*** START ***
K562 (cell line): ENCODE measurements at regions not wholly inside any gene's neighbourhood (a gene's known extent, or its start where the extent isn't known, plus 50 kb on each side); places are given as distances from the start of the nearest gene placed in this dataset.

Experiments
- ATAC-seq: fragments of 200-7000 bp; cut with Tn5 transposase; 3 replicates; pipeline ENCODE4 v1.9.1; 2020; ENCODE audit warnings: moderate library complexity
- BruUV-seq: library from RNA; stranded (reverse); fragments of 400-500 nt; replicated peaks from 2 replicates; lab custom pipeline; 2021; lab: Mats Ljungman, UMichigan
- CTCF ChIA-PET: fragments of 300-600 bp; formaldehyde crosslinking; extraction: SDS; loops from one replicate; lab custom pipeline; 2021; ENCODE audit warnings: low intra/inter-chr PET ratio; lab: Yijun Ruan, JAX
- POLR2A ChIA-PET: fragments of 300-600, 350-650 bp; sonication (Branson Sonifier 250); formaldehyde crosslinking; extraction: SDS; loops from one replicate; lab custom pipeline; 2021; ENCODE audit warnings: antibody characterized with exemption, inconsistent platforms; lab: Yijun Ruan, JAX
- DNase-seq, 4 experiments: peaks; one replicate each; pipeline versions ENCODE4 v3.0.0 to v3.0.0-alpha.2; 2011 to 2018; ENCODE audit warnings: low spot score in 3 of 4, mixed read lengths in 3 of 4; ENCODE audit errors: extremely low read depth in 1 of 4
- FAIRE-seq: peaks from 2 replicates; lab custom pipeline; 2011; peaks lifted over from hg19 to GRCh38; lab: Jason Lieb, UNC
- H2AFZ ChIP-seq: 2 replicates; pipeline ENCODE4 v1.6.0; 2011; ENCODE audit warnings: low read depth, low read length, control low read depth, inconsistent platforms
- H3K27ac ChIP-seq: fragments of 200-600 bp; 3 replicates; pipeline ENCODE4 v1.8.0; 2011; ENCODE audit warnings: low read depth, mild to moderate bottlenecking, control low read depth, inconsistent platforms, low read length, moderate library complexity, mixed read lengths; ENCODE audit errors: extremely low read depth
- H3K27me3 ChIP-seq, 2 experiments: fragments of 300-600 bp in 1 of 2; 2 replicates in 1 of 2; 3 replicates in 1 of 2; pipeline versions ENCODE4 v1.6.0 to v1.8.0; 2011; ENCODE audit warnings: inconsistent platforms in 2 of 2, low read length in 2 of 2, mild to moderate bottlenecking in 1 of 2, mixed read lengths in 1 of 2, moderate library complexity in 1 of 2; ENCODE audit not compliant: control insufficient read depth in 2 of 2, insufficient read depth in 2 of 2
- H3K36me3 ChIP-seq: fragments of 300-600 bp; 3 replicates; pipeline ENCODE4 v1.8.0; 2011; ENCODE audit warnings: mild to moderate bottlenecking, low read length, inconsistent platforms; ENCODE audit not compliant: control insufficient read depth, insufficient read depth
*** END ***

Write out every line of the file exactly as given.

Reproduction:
K562 (cell line): ENCODE measurements at regions not wholly inside any gene's neighbourhood (a gene's known extent, or its start where the extent isn't known, plus 50 kb on each side); places are given as distances from the start of the nearest gene placed in this dataset.

Experiments
- ATAC-seq: fragments of 200-7000 bp; cut with Tn5 transposase; 3 replicates; pipeline ENCODE4 v1.9.1; 2020; ENCODE audit warnings: moderate library complexity
- BruUV-seq: library from RNA; stranded (reverse); fragments of 400-500 nt; replicated peaks from 2 replicates; lab custom pipeline; 2021; lab: Mats Ljungman, UMichigan
- CTCF ChIA-PET: fragments of 300-600 bp; formaldehyde crosslinking; extraction: SDS; loops from one replicate; lab custom pipeline; 2021; ENCODE audit warnings: low intra/inter-chr PET ratio; lab: Yijun Ruan, JAX
- POLR2A ChIA-PET: fragments of 300-600, 350-650 bp; sonication (Branson Sonifier 250); formaldehyde crosslinking; extraction: SDS; loops from one replicate; lab custom pipeline; 2021; ENCODE audit warnings: antibody characterized with exemption, inconsistent platforms; lab: Yijun Ruan, JAX
- DNase-seq, 4 experiments: peaks; one replicate each; pipeline versions ENCODE4 v3.0.0 to v3.0.0-alpha.2; 2011 to 2018; ENCODE audit warnings: low spot score in 3 of 4, mixed read lengths in 3 of 4; ENCODE audit errors: extremely low read depth in 1 of 4
- FAIRE-seq: peaks from 2 replicates; lab custom pipeline; 2011; peaks lifted over from hg19 to GRCh38; lab: Jason Lieb, UNC
- H2AFZ ChIP-seq: 2 replicates; pipeline ENCODE4 v1.6.0; 2011; ENCODE audit warnings: low read depth, low read length, control low read depth, inconsistent platforms
- H3K27ac ChIP-seq: fragments of 200-600 bp; 3 replicates; pipeline ENCODE4 v1.8.0; 2011; ENCODE audit warnings: low read depth, mild to moderate bottlenecking, control low read depth, inconsistent platforms, low read length, moderate library complexity, mixed read lengths; ENCODE audit errors: extremely low read depth
- H3K27me3 ChIP-seq, 2 experiments: fragments of 300-600 bp in 1 of 2; 2 replicates in 1 of 2; 3 replicates in 1 of 2; pipeline versions ENCODE4 v1.6.0 to v1.8.0; 2011; ENCODE audit warnings: inconsistent platforms in 2 of 2, low read length in 2 of 2, mild to moderate bottlenecking in 1 of 2, mixed read lengths in 1 of 2, moderate library complexity in 1 of 2; ENCODE audit not compliant: control insufficient read depth in 2 of 2, insufficient read depth in 2 of 2
- H3K36me3 ChIP-seq: fragments of 300-600 bp; 3 replicates; pipeline ENCODE4 v1.8.0; 2011; ENCODE audit warnings: mild to moderate bottlenecking, low read length, inconsistent platforms; ENCODE audit not compliant: control insufficient read depth, insufficient read depth